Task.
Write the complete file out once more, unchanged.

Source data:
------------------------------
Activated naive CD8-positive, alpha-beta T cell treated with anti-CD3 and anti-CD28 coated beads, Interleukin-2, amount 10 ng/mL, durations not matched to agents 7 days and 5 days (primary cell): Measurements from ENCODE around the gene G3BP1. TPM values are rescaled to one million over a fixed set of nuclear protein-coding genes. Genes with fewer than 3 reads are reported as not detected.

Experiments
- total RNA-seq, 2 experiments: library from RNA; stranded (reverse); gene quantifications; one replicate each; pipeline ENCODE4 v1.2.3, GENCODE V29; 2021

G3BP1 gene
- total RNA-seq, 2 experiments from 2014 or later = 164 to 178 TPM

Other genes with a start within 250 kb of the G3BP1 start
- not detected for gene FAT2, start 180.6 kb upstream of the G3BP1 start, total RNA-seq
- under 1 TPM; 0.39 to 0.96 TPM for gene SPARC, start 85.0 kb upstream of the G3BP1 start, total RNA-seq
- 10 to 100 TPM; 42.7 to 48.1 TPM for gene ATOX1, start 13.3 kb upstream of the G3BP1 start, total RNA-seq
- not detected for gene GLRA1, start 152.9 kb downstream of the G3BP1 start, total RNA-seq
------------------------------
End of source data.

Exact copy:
Activated naive CD8-positive, alpha-beta T cell treated with anti-CD3 and anti-CD28 coated beads, Interleukin-2, amount 10 ng/mL, durations not matched to agents 7 days and 5 days (primary cell): Measurements from ENCODE around the gene G3BP1. TPM values are rescaled to one million over a fixed set of nuclear protein-coding genes. Genes with fewer than 3 reads are reported as not detected.

Experiments
- total RNA-seq, 2 experiments: library from RNA; stranded (reverse); gene quantifications; one replicate each; pipeline ENCODE4 v1.2.3, GENCODE V29; 2021

G3BP1 gene
- total RNA-seq, 2 experiments from 2014 or later = 164 to 178 TPM

Other genes with a start within 250 kb of the G3BP1 start
- not detected for gene FAT2, start 180.6 kb upstream of the G3BP1 start, total RNA-seq
- under 1 TPM; 0.39 to 0.96 TPM for gene SPARC, start 85.0 kb upstream of the G3BP1 start, total RNA-seq
- 10 to 100 TPM; 42.7 to 48.1 TPM for gene ATOX1, start 13.3 kb upstream of the G3BP1 start, total RNA-seq
- not detected for gene GLRA1, start 152.9 kb downstream of the G3BP1 start, total RNA-seq